As noted in an issue of “Science” – June 25, 1993 - the long-term goal of the Wildlands Project "is nothing less than a transformation of America from a place where 4.7 percent of the land is wilderness to an archipelago of human-inhabited islands surrounded” by wilderness.

Noss suggests in the Master Plan that “at least half of the land area of the 48 conterminous states should be encompassed in core reserves and inner corridors zones within the next few decades”. That is assuming, of course, that “most of the other 50% is managed intelligently as buffer zone”.

Although this appears to be a very ambitious plan, it does not go far enough for a few Wildland proponents. Some have called for as much as 89% of our nation’s land mass to be set aside in these reserves – set apart from human activities.

For supporters and affiliates of the Wildlands Project, Noss also discusses how to select a reserve site and draw boundaries; how large a core reserve should be; how a core reserve should be managed; the primary functions of a “multiple-use zone”; the primary functions of corridors; and design and management criteria.

Under “restorative management” techniques, he suggests; replanting with native species; thinning of fire-suppressed stands of forest types; reintroduction of fire; road closures; control or (where possible) elimination of exotic species (including livestock); and reintroduction of large carnivores.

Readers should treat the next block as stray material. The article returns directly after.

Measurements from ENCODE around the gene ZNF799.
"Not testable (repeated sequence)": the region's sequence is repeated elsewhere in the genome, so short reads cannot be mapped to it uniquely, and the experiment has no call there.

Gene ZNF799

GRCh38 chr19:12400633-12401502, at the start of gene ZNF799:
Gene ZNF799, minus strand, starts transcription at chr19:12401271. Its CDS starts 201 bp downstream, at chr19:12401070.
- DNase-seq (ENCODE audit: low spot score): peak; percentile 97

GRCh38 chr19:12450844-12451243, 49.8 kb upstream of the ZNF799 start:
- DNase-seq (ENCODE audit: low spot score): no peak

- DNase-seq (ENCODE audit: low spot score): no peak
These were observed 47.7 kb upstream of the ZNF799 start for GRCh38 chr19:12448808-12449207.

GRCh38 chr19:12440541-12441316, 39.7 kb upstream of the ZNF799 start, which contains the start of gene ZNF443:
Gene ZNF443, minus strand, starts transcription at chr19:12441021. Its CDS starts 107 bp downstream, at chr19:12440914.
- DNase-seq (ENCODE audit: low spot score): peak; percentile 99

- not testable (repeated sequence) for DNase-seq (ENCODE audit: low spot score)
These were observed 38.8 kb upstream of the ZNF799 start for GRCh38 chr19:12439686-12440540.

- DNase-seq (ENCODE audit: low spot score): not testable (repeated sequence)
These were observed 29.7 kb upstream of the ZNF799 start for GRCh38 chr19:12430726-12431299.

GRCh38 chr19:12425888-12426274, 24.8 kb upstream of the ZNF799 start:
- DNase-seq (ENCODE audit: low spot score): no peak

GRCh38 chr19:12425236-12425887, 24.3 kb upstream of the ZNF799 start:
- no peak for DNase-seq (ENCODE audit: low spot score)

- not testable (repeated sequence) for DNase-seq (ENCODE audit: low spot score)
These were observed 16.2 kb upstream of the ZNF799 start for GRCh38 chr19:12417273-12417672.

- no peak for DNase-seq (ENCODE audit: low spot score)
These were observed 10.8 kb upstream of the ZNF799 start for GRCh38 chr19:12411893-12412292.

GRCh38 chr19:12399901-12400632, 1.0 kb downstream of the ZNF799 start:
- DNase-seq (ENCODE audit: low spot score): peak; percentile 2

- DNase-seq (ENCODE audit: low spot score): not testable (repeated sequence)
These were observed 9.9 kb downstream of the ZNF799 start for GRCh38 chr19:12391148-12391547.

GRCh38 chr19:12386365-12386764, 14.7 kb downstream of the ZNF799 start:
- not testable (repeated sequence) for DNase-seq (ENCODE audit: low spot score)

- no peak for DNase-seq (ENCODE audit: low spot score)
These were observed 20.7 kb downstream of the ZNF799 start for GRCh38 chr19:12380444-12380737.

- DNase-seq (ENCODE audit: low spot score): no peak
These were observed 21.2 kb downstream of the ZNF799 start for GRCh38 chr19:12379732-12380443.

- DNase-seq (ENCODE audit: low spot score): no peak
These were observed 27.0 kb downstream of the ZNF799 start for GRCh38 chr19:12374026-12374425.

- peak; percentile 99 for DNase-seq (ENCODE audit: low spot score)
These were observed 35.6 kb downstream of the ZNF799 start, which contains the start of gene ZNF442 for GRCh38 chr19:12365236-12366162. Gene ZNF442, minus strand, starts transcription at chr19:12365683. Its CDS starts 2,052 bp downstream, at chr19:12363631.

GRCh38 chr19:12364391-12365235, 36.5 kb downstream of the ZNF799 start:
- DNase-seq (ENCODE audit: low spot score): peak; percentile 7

The Wildlands Projects’ Master Plan also calls for reserves to be managed by nongovernmental organizations like the Nature Conservancy. Dave Foreman even suggests “Nature Conservancy staff should be plugged in so that gaps in reserve networks can become priorities for acquisition”.

Noss continues, “[s]ympathetic agency personnel should be recruited” to bring together “professional ecologists and other scientists who understand the local ecosystem and wildlife as well as the principles of conservation biology”, and “grass-roots conservation activists who understand the mechanics of public land management” to help design the preserves.

A few years ago, I heard the president of a local ranching organization state that “conservation biology was the only pure science”.  He contended the science used by land grant universities to improve rangeland, “had been compromised because it was funded by the ranching community”.

I felt the rancher was very naive to believe organizations like The Nature Conservancy, Audubon Society and Sierra Club are truly altruistic, unbiased and their science uncompromised.

I’m not alone in questioning conservation biology’s unbiased science. Biologists around the continent question whether there is really any science to support the Wildlands Project.

Richard Hobbs, author of “The Role of Corridors in Conservation: Solution or Bandwagon?” strongly implies the theory that ‘natural corridors’ enhances the free movement of species between reserves is on shaky ground. This concept, “along with other principles of reserve design, have been quoted in policy documents and textbooks, despite being supported by few empirical data at the time, and being subject to considerable debate since.”

Other scientists have been even more challenging, preferring to call it pseudo-science.

Next week: The Wildlands Project – Dave Foreman